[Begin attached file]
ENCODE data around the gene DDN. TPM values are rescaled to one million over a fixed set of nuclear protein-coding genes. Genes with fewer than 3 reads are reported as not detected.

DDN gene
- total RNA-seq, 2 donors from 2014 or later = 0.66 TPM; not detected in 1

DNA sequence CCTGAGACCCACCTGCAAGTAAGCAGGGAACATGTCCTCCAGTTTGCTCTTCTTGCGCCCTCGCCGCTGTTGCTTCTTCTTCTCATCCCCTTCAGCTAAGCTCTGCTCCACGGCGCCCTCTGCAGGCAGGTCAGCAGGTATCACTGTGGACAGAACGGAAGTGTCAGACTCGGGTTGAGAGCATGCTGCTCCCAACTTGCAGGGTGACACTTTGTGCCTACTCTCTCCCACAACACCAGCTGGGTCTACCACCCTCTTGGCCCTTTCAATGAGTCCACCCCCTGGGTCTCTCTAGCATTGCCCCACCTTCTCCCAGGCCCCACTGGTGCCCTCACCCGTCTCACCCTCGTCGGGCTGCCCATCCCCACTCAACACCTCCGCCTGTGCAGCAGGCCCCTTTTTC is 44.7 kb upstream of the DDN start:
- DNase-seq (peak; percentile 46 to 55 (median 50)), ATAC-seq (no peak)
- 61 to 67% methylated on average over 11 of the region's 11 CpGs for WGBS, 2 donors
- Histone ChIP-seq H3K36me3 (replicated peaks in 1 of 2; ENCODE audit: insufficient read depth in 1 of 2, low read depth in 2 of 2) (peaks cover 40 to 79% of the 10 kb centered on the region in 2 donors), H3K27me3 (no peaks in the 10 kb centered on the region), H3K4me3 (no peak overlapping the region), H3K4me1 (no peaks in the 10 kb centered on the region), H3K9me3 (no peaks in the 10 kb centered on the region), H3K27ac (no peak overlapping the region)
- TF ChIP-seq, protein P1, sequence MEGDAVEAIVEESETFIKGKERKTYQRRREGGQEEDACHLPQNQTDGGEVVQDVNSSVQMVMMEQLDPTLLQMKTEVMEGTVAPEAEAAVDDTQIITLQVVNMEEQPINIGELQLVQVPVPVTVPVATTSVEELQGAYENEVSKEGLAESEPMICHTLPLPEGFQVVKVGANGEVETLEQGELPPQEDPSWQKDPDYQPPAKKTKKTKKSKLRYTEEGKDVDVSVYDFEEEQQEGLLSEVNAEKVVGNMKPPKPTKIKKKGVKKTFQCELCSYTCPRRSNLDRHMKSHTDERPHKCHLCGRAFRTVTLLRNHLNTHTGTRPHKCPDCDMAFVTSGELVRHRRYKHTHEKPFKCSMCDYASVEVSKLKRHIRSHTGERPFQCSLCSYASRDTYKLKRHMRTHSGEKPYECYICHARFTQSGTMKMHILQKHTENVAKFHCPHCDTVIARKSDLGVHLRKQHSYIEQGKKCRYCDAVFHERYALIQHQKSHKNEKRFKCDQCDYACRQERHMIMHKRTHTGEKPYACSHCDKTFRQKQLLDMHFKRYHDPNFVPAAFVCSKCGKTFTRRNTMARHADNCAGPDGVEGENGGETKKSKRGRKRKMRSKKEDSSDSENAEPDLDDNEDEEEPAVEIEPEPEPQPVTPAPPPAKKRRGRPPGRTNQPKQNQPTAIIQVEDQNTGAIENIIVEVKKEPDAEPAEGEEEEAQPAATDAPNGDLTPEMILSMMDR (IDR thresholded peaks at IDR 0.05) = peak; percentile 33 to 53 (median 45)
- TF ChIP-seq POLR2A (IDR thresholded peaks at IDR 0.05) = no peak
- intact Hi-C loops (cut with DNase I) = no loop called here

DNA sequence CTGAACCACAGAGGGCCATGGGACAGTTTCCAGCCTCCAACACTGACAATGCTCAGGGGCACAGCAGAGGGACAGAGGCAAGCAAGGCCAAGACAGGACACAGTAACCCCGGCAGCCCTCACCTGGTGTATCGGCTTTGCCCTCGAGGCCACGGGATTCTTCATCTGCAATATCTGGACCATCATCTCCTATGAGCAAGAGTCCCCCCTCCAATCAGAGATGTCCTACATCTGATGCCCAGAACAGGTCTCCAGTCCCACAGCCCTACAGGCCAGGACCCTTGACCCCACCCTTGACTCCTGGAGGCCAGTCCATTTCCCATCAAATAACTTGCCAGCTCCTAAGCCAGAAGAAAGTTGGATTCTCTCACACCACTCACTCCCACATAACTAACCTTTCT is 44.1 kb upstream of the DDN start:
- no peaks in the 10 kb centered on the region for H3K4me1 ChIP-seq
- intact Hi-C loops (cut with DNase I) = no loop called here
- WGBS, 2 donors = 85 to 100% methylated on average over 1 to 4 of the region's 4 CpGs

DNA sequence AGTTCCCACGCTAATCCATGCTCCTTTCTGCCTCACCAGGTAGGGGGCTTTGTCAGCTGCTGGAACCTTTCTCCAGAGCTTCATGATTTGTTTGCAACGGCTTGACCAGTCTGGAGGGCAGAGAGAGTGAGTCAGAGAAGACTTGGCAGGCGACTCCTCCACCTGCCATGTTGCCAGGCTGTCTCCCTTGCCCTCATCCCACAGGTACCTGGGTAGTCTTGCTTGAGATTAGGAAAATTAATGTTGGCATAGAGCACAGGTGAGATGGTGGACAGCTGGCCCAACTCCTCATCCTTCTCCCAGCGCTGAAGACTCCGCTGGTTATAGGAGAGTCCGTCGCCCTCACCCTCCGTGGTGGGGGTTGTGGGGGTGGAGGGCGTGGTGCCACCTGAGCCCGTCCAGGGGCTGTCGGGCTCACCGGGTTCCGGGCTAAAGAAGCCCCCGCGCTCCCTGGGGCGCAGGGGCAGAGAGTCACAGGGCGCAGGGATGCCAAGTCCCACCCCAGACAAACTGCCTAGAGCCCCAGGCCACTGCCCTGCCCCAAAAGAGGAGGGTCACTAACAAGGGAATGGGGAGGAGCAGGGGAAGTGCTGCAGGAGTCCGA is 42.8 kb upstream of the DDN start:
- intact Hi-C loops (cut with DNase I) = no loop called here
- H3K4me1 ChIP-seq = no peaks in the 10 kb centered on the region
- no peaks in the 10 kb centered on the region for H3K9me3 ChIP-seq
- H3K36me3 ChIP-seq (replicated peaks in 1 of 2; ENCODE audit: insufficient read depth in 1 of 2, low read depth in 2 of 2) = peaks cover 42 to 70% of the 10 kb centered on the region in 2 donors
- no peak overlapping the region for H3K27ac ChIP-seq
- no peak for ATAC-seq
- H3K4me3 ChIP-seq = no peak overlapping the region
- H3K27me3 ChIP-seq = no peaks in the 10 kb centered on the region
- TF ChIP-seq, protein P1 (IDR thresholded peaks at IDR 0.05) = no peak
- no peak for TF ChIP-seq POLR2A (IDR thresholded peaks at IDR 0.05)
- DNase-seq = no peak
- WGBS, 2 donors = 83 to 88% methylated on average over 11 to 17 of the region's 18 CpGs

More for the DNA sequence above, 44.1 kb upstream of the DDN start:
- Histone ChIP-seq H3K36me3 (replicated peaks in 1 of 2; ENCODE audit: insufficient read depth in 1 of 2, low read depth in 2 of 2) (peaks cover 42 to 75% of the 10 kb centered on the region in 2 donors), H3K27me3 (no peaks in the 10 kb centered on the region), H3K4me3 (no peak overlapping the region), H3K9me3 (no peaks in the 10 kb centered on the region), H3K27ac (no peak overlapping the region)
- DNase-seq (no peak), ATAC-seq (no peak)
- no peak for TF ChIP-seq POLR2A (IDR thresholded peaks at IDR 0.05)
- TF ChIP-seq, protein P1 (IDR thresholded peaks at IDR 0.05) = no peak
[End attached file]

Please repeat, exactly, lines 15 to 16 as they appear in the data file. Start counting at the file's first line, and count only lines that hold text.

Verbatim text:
DNA sequence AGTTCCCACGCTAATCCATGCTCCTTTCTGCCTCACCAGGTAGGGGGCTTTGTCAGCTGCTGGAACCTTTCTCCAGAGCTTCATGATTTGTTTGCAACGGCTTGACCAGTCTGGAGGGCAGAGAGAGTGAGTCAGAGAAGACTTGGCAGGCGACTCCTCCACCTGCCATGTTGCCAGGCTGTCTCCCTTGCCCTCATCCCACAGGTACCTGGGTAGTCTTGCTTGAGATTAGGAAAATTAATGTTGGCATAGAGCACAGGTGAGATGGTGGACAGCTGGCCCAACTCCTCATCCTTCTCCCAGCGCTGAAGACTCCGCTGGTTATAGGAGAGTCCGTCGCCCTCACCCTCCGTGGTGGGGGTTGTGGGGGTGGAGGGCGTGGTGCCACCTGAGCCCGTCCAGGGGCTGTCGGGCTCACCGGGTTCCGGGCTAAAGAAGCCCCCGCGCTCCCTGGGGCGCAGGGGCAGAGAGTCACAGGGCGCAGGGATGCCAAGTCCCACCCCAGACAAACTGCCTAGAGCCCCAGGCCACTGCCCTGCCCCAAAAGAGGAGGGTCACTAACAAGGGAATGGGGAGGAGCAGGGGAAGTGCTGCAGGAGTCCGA is 42.8 kb upstream of the DDN start:
- intact Hi-C loops (cut with DNase I) = no loop called here